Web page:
All Publications

N Garti. 1998. “New trends in double emulsions for controlled release.” Progress in Colloid & Polymer Science, 108, Pp. 83–92. Abstract
A review, with 47 refs. Double emulsions have significant potential in many applications since, at least in theory, they can serve as an entrapping reservoir for active ingredients that can be released by a controlled and sustained transport mechanism. Many of the potential applications are in pharmaceuticals, cosmetics, and food. In practice, double emulsions are thermodynamically unstable systems with a strong tendency for coalescence, flocculation, and creaming. During the last decade much work was carried out to improve the stability and to control the release rates from double emulsions. The review will mention some of the more interesting studies making use of almost any possible combination and blend of monomeric emulsifiers, oils and stabilizers, polymerizable emulsifiers, macromol. surfactants both natural occurring and synthetic, increase viscosity of each of the phases, microspheres and microemulsions in the internal emulsions, etc. The presentation will stress also the most recent achievements in this area including: (i) the use of specially tailor-made polymeric emulsifiers to improve interface coverage and to better anchor into the dispersed phases; (ii) droplet size redn. by forming microemulsions or vesicles in the internal phase; (iii) an improvement in the understanding of the release mechanisms; (iv) the use of different filtration techniques to improve the monodispersibility of the droplets; and (v) use of various additives (carriers, complexing agents) to control the release via the reverse micellar mechanism. [on SciFinder(R)]
N Garti, H Binyamin, and A Aserin. 1998. “Stabilization of water-in-oil emulsions by submicrocrystalline à-form fat particles.” Journal of the American Oil Chemists' Society, 75, 12, Pp. 1825–1831. Abstract
Both hydrophobic emulsifiers and submicronial fat particles are needed to stabilize water-in-vegetable oil emulsions. Polyglycerol polyricinoleate (PGPR) is superior to glycerol monooleate and/or lecithin, but is incapable of stabilizing fluid emulsions for sufficient storage periods. Fluid emulsions, unlike margarine, exhibit high droplet mobility and are susceptible to flocculation and coalescence. Submicronial $\alpha$-form crystals of hydrogenated fat can be obtained in the oil phase by the flash-cooling process. The crystals are homogeneously almost mono-dispersed and exhibit insufficient stability against flocculation and phase sepn. The use of an emulsifier (PGPR) in the fat crystn. process was very helpful in decreasing the aggregation and flocculation processes. The $\alpha$-form (mixed with $\beta$'-form) submicronial crystals can stabilize water-in-oil emulsions only in the presence of food emulsifiers, provided the concn. of tristearin is limited to 1.0-2.0 wt% (to prevent phase sepn. and high viscosity) and the PGPR is added at sufficient concns. (PGPR/tristearin ratio of 2.0 or more). Ideally stable (for over 6-8 wk) fluid emulsions can be formed in systems composed of fat submicrocryst. hydrophilic particles and food-grade emulsifiers. These water-in-oil emulsions can serve as the basic prepn. for any food-grade water-in-oil-in-water double emulsion. [on SciFinder(R)]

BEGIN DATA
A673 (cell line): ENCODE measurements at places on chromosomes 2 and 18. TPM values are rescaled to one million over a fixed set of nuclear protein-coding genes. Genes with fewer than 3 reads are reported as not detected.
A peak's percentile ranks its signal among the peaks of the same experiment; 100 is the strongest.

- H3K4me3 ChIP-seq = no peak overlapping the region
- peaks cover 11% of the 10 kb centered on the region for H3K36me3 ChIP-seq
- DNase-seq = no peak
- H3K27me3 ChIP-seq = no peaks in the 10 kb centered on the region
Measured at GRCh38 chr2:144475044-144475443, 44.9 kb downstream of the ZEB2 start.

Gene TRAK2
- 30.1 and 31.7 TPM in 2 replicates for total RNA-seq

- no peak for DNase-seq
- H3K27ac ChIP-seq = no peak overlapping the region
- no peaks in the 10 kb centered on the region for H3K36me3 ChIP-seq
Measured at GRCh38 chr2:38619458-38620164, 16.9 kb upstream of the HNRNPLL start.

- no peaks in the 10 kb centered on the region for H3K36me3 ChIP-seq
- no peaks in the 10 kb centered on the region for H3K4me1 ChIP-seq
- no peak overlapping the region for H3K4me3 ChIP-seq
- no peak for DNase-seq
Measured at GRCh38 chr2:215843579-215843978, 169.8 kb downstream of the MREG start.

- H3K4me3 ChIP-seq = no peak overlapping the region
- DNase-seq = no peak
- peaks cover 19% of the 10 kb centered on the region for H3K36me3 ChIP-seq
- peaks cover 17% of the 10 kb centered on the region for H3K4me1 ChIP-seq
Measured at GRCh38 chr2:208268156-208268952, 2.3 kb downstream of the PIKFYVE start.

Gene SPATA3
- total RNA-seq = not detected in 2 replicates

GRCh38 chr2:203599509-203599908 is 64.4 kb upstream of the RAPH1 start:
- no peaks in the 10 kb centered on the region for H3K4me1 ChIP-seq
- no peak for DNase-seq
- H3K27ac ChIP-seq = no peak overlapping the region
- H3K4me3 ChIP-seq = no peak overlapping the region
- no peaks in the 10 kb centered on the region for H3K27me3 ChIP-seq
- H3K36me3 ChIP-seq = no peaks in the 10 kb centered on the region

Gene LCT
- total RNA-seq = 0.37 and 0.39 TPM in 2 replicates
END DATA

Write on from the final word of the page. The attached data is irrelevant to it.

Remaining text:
N Garti, A Aserin, I Tiunova, and S Ezrahi. 1998. “Sub-zero temperature behavior of water in non-ionic microemulsions.” Journal of Thermal Analysis and Calorimetry, 51, 1, Pp. 63–78. Abstract